Trust. It’s the fresh air that every engine needs. Respect It’s the freedom that gives every person to be who they are and trust is knowing that the other person is going to be the same person away from you as they are with you. And yes, it’s the respect that the other person has for you to have the integrity that you expect of them.

Talk about the Spark

Communication. I’ve touched on it already, but every relationship will indeed rise or fall based on the level of communication they share. One half of the couple will talk about how the other never communicates, and the other half just wished they’d shut the hell up.

Respect and trust are what drives good communication. Good communication, though, isn’t about the quantity of words — but rather the quality of words. Understanding the language of what the other person is saying is critical. For example:

“Okay,” one person says, “This bad thing happened here, and I need to know that you understand why I’m upset.”

“I’m sorry,” the other says, hoping to just get on with their day.

Instantly, we’re displaying a level of disrespect that could injure the relationship. Instead, the second person could say, “I know, and here’s how I understand this thing…” and then they talk about what happened — frankly. Sometimes, it’s important to take the emotion out of it and deal with the issue at hand.

But it requires — yes — respect and trust. Communication is a two way thing. You talk. They listen. They talk. You listen. Not just to the words. But what they’re saying. Take time to understand. Talk less. Listen more.

Don’t just talk about the problem — find solutions. Look for ways to resolve the issue. It’s all fine and well to make sure both parties “get it” as to why one person is upset, but the key is to “get it” by solving the problem. That’s where communication comes in.

We all know that when one person says, “fine,” it’s not fine. That’s just the reality. But what does it take to actually get to a solution? Talk. Listen. Listen some more. And when in doubt, listen even more. And if you’re unsure what they’re saying, ask them. “Do you mean this?” And don’t snap when they get it wrong.

When you have that spark — and you’re really communicating, and you’ve got genuine mutual respect and trust, then congratulations — that engine called “love” is about to ignite. Big time. Rev that sucker up!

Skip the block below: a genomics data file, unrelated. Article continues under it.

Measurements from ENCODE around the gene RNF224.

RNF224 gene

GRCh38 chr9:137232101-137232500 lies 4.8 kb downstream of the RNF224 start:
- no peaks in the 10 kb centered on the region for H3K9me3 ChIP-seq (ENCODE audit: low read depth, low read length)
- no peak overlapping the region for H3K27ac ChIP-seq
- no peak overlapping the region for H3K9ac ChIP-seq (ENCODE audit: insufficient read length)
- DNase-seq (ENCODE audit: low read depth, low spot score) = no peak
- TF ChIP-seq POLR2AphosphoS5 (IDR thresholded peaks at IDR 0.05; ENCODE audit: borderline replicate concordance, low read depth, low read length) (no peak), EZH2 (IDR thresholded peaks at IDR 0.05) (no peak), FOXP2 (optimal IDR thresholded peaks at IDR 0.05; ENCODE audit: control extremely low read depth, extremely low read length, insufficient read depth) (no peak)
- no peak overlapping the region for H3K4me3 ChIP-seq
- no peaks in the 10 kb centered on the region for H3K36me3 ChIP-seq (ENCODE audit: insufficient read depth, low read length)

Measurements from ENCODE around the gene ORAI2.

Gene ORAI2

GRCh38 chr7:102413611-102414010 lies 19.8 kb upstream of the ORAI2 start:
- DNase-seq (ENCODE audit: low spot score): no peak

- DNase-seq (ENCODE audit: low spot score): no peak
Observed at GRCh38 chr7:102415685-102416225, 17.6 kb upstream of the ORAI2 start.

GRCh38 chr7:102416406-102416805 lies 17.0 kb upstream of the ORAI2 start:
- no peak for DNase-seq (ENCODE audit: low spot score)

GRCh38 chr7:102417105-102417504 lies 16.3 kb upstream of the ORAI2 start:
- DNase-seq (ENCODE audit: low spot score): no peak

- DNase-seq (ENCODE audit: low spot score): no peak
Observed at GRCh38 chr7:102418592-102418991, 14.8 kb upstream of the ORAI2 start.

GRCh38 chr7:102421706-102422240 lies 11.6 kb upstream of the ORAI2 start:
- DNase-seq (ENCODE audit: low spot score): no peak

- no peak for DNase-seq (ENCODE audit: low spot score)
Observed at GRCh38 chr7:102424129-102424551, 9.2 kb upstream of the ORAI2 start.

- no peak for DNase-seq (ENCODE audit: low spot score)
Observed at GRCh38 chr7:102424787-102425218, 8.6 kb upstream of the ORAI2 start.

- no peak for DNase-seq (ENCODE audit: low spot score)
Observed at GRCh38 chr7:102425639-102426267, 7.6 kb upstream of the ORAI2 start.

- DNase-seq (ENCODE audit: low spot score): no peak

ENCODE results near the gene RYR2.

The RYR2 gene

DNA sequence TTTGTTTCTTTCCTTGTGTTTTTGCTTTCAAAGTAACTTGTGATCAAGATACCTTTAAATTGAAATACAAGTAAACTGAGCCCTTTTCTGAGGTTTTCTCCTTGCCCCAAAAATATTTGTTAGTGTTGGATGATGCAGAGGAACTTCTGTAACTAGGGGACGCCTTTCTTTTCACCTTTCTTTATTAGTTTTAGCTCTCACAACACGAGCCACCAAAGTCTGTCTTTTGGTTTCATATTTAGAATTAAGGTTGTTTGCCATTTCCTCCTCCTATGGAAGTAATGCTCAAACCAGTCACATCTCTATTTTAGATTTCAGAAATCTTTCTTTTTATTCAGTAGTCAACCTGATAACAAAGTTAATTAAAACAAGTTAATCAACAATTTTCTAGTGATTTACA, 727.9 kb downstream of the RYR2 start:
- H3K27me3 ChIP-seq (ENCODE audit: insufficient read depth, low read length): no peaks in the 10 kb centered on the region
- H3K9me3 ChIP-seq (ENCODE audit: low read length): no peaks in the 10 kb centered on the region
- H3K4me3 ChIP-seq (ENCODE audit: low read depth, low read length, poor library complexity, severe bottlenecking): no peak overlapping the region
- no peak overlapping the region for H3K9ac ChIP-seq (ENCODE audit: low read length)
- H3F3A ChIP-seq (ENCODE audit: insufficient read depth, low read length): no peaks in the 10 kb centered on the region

But how to keep it going? Why, fresh oil, of course!

Push it! Lube it up!

Yes, I’m talking about sex. Great relationships need that lubricant of intimacy to keep it a lasting one. If you can’t have sex for medical reasons, keep the intimacy there. The point is to release those endorphins and keep those sheets fresh. Find a way to keep that motor going.

If you trust each other, you have mutual respect, and you communicate, that’s gonna be some of the best sex you’ll ever have. It’s fresh, it’s open, it’s passionate, and it’s oh-so-hot.

There are times when you can read exactly what the other person wants, and go for it. And vice versa. You can get a little more frisky. Maybe add a touch of kink to it. Either way, sex that’s an outward expression of the trust, respect, communication, and love you already have — well, it’s an explosion of passion that only makes the bedroom that much more sexy.

It goes beyond body shape. Or physical attributes. Or even member sizes. This is the kind of sex that rocks the house. And it’s incredible.

A loss of any one of these things can make it hard to keep the relationship going. A loss (or absence) of two of them makes a successful relationship. Take out three, and it’s dead on arrival.

Respect, trust, communication, and sex. Have them all, and you’ve got a great life with your significant other.

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Read David’s original post on Skipping to the Piccolo.

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photo credit: thaths – flickr, cc

 

Shelton-David3DAVID W. SHELTON is a graphic designer, blogger, writer, activist, and author of The Rainbow Kingdom: Christianity & The Homosexual Reconciled. He lives in Clarksville, TN with his better half and their many, many pets.

You can keep up with David’s view of the world on his sites, Skipping to the Piccolo and The Rainbow Kingdom.